Science, this issue p. eaat5982

  11. Photosynthesis

    All the hues, even the blues

    1. Michael A. Funk

    Photosynthetic organisms must balance maximizing productive light absorption and protecting themselves from too much light, which causes damage. Both tasks require pigments—chlorophylls and carotenoids—which absorb light energy and either transfer it to photosystems or disperse it as heat. Wang et al. determined the structure of a fucoxanthin chlorophyll a/c–binding protein (FCP) from a diatom. The structure reveals the arrangement of the specialized photosynthetic pigments in this light-harvesting protein. Fucoxanthin and chlorophyll c absorb the blue-green light that penetrates to deeper water and is not absorbed well by chlorophylls a or b. FCPs are related to the light-harvesting complexes of plants but have more binding sites for carotenoids and fewer for chlorophylls, which may help transfer and disperse light energy.

    Science, this issue p. eaav0365

  12. Climate

    Reflections on cloud effects

    1. H. Jesse Smith

    How much impact does the abundance of cloud condensation nuclei (CCN) aerosols above the oceans have on global temperatures? Rosenfeld et al. analyzed how CCN affect the properties of marine stratocumulus clouds, which reflect much of the solar radiation received by Earth back to space (see the Perspective by Sato and Suzuki). The CCN abundance explained most of the variability in the radiative cooling. Thus, the magnitude of radiative forcing provided by these clouds is much more sensitive to the presence of CCN than current models indicate, which suggests the existence of other compensating warming effects.

    Science, this issue p. eaav0566; see also p. 580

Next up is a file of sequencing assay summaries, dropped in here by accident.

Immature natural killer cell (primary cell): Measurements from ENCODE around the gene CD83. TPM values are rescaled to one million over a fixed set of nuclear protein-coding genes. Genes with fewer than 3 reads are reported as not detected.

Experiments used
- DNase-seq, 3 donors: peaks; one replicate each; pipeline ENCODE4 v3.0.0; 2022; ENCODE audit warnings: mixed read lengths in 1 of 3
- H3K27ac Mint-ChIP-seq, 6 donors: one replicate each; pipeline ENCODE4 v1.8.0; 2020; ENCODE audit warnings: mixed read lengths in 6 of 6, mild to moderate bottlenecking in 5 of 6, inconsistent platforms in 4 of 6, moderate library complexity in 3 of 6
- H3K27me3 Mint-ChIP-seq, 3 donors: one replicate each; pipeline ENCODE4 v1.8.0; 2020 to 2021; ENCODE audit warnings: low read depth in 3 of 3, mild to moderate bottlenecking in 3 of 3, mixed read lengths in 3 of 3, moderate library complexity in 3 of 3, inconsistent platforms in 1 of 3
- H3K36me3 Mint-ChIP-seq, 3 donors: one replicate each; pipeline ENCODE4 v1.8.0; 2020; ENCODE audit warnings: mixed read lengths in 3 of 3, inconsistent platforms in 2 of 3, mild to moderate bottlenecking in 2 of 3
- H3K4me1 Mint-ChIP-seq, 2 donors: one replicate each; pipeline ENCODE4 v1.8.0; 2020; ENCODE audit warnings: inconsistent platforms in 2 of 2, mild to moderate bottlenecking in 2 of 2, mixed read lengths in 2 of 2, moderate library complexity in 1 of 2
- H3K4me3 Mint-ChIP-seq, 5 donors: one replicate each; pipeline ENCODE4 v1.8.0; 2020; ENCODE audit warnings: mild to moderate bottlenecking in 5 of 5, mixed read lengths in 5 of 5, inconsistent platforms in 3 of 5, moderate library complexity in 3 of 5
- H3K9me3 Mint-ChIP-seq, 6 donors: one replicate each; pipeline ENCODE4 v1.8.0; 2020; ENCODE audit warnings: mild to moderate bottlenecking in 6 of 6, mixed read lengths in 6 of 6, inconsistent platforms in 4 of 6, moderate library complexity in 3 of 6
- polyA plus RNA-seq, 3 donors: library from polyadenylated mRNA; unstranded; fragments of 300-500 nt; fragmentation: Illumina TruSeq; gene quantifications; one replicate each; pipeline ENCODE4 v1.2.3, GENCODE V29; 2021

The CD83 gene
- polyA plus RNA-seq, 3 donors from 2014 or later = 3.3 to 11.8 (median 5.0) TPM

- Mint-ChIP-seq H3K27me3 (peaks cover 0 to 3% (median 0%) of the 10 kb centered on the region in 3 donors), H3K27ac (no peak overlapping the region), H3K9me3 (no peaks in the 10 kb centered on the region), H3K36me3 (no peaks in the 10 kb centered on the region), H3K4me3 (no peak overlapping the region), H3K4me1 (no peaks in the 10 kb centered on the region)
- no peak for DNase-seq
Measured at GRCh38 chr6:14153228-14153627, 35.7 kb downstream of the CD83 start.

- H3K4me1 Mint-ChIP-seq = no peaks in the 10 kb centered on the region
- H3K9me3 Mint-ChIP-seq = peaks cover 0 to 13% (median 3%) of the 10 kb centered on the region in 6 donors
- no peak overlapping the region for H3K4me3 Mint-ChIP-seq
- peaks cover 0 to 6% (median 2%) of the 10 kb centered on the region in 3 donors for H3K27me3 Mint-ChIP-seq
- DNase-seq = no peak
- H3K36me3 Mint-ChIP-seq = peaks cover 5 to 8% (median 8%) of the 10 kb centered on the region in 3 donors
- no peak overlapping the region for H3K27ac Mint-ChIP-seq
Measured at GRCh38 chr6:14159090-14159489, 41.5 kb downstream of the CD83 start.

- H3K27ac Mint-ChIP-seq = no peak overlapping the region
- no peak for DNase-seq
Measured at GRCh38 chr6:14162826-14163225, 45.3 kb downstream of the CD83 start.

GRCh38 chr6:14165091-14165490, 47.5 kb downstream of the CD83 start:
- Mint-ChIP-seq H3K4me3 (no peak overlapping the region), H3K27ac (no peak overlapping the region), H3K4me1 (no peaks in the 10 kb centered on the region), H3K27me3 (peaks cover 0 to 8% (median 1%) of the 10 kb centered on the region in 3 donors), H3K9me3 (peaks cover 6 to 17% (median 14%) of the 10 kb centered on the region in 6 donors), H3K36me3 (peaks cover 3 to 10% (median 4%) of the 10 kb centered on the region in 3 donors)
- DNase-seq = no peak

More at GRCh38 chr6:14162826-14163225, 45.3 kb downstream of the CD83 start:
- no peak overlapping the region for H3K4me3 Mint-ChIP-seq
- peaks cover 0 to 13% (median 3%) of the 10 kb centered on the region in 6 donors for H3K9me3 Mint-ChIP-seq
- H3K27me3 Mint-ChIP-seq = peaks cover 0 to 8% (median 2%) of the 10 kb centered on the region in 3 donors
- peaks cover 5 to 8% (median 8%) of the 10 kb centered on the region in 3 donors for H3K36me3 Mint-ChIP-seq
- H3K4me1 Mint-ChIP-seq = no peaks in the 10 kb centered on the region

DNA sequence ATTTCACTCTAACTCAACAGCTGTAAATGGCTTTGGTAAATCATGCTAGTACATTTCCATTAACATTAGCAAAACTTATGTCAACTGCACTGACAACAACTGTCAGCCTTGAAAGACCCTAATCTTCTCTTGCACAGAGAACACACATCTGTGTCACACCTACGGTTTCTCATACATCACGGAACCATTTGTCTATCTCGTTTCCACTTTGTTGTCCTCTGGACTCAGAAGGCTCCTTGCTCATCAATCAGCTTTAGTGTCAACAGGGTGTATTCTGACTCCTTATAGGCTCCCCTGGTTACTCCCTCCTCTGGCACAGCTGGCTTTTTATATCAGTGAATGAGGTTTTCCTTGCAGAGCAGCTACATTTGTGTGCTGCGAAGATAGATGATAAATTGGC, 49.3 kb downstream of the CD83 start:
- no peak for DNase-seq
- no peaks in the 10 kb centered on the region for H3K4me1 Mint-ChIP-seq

13. Drug Metabolism

    Off-target drug metabolism

    1. Caroline Ash

    Anything humans swallow is exposed to the foraging and transforming activities of the gut microbiota. This applies to therapeutic drugs as well as food components and can be a major source of interpersonal variation in drug efficacy and toxicity. Zimmermann et al. found that individual drug responses depend on the genetics of an individual's microbiota. They explored the metabolism of nucleoside drugs (which are used as antivirals and antidepressants) in mice inoculated with a variety of mutant microbiota. They then modeled the pharmacokinetics in different body compartments and identified the host and microbe contributions. In some individuals, up to 70% of drug transformation can be ascribed to microbial metabolism.

    Science, this issue p. eaat9931

  14. Inorganic Chemistry

    Helping copper glow

    1. Jake Yeston

    Copper's abundance makes the metal an appealing candidate for luminescence applications. However, many copper complexes tend to decay nonradiatively after photoexcitation. A recently described exception involves a two-coordinate complex that sandwiches the metal between an amide ligand and a carbene ligand. Hamze et al. thoroughly explored this motif and measured a nearly perfect luminescence efficiency. They used this property to produce a prototype blue organic light-emitting diode. The photodynamics appeared largely ligand-centered, with the excited state attributed to copper-facilitated charge transfer from amide to carbene.

    Science, this issue p. 601

  15. Neuroscience

    Abstract concepts in the primate brain

    1. Peter Stern